On Friday, June 16th, in the Salon Flamboyan, the Abraham Lincoln School celebrated its 35th high-school graduation ceremony. It was a very special graduation as the school celebrates their 100th anniversary this year. Twenty-nine students closed a chapter in their lives, embarking on a new journey toward a bright and successful future.
Something that caught our attention that was very special to those of us who graduated from ALS was the pictures of all the graduating classes since 1983 decorating the foyer. There were also historic pictures of the graduates from 1945 and 1946. For many, this ceremony marked the end of 14 years in a school that has nurtured them since they were tiny pre-kindergarteners, and seen them grow into young adults ready to take on whatever the world throws at them… This is actually something the ALS is well-known for— preparing its students for the future with an unshakeable mentality to face obstacles and challenges with strength and grace.
Once attendees entered the main hall, they were able to see the stage decorated with fun pictures of the graduates as well as beautiful Calla lilies hanging down from the ceiling. The Headmaster, Mr. Harry Magee gave many details about the history of the school in his commencement speech:
“The graduating class entered the hall tonight to the theme music of the movie “Titanic”. The Titanic was built in my native town of Belfast, N. Ireland. It sank in 1912, the same year that the South Puerto Rico Sugar Company started to build a sugar factory in La Romana, which they would name Central Romana.
They decided to build a small town around the factory with houses, a school, and a medical center. It took them 5 years to complete their project, so the school started to operate in 1917. Fifty years later, the company was taken over by Gulf and Western Industries. The first two British teachers were contracted in the sixties. They were Tony and Bronwen Nelson, from Wales.
The school, today, is the only one in the country which follows a British curriculum and currently has 26 British teachers, 14 Dominican teachers, and 460 students.”
Mr. Magee ended his speech with the following words of advice for his students: “Have confidence and always believe in yourself! A bird sitting on a branch is never afraid of the branch breaking because her trust is not on the branch but on her own wings.”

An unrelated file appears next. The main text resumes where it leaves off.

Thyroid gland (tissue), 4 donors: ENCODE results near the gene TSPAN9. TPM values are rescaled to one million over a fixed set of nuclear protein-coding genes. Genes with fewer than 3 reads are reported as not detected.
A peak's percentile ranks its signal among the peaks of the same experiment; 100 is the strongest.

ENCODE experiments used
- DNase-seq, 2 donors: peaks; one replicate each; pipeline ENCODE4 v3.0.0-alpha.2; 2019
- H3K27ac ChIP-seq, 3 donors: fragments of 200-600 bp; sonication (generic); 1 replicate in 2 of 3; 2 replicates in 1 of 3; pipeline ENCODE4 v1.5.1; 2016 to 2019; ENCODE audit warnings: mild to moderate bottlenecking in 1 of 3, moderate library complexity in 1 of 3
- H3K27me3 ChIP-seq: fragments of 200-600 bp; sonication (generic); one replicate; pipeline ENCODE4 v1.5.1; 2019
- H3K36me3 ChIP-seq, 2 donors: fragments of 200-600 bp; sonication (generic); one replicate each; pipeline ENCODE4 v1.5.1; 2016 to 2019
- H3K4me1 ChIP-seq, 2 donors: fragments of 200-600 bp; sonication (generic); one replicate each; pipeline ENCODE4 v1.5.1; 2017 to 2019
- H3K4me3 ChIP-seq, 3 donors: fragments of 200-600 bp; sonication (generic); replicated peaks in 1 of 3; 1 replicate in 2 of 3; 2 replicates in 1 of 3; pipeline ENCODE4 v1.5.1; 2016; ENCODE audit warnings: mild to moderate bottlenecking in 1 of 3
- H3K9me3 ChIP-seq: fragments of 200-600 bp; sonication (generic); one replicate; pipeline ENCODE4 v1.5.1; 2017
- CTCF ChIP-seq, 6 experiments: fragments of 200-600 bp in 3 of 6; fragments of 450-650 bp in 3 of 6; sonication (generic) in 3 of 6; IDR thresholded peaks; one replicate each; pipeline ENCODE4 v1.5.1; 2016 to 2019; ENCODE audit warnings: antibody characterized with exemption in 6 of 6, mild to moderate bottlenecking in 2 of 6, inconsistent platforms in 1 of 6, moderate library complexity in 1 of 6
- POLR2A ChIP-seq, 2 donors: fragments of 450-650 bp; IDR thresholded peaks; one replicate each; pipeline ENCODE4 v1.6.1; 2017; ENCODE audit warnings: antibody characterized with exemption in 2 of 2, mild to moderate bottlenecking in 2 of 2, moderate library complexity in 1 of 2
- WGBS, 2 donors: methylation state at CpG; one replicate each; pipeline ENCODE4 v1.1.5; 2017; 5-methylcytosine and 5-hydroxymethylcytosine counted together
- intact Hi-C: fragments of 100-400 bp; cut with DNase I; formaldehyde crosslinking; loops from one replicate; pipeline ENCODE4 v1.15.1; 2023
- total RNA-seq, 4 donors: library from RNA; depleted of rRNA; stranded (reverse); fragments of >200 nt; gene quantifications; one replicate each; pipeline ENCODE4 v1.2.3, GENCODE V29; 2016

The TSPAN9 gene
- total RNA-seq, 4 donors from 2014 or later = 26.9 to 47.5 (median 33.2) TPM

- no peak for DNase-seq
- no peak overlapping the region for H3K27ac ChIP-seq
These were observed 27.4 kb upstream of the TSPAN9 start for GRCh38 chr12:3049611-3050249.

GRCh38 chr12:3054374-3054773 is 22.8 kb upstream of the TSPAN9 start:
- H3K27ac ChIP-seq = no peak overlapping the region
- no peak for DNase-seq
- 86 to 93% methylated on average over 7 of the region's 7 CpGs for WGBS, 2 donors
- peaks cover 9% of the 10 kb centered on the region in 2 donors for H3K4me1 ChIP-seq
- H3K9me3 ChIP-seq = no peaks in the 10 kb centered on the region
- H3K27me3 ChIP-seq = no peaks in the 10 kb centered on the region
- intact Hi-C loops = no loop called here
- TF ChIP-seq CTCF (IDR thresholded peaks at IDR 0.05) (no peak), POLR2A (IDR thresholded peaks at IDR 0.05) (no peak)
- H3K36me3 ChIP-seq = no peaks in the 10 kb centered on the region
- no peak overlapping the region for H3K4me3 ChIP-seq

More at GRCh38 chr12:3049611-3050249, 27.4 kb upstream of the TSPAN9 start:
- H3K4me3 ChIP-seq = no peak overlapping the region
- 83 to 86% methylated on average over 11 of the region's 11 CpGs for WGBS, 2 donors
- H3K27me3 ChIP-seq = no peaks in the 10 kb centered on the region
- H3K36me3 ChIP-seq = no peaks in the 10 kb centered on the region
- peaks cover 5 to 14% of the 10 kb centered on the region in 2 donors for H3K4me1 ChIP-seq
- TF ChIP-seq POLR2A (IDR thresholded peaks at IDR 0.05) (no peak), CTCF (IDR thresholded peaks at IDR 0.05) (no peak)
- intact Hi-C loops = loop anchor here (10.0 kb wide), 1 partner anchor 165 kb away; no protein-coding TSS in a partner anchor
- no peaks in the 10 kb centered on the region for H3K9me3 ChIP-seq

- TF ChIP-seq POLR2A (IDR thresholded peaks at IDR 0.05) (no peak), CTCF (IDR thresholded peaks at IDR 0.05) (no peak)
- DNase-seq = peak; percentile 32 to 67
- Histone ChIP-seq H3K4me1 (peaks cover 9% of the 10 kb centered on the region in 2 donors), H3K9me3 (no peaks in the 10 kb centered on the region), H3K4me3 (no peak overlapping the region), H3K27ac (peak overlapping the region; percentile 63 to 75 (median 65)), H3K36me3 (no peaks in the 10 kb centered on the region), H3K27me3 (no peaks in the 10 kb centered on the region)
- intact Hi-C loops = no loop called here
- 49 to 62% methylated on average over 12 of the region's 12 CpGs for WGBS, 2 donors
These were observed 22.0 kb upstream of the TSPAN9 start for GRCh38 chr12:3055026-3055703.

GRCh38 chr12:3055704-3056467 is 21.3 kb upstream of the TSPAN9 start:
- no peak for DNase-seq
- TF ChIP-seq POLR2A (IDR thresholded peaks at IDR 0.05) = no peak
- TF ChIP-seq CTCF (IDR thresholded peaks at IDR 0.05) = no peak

Father Victor Garcia was in charge of the blessing for the event while the guest speaker for this year’s ceremony was young Spanish businessman, Isaac Benzaquen who gave some inspirational words of advice to the graduating class.
The president of the school board, Dr. Leonardo Matos, presented the graduates with their diplomas to the applause and cheers of many proud and smiling family, friends and teachers. This year, his daughter, Gala, was a member of the graduating class. Four students were honored for their academic achievements: Daniela Diaz Granado with the highest GPA of this year, along with Diego Elmufdi, Carolina Valenzuela, and Luca Rizza. As always the ceremony featured songs by the school choir, and a solo performance by Alejandra Cedano, who played Rizzo in this year’s school production “Grease.”
At the end of the ceremony, the Abraham Lincoln School graduating class of 2017 filed cheerfully out of the conference hall to the song, “Adventure of a Lifetime” by Coldplay, and made their first steps as graduates to embark on the next chapter of their lives.
The following pictures were taken by Bryan de La Cruz during the 35th graduation ceremony of Abraham Lincoln School, on Friday, June 16th, 2017:
And by Alejandro Rodriguez Peralta:
And finally some sent us by the graduating class:
The Abraham Lincoln School, located within Central Romana, in the town of La Romana, is a private school for the children of employees of the Central Romana Corporation, but is also attended by other children who pay yearly tuition fees
The Abraham Lincoln School is an “English school” which means that classes are taught to a British standard curriculum and all the teachers are British, with the exception of course of the teachers who teach Spanish, Pre-Kindergarten, Kindergarten and PE who are Dominican. This means that the majority of classes are taught in English and children command both English and Spanish.
Although the curriculum is British, grades are awarded according to the American GPA system and the pupils also take the “Dominican National Exams”, allowing pupils to continue their education at universities in the USA or within the Dominican Republic, as well as in Europe.
Classes go from pre-kinder to 12th grade.
BRYAN DAVID DE LA CRUZ PHOTOGRAPHY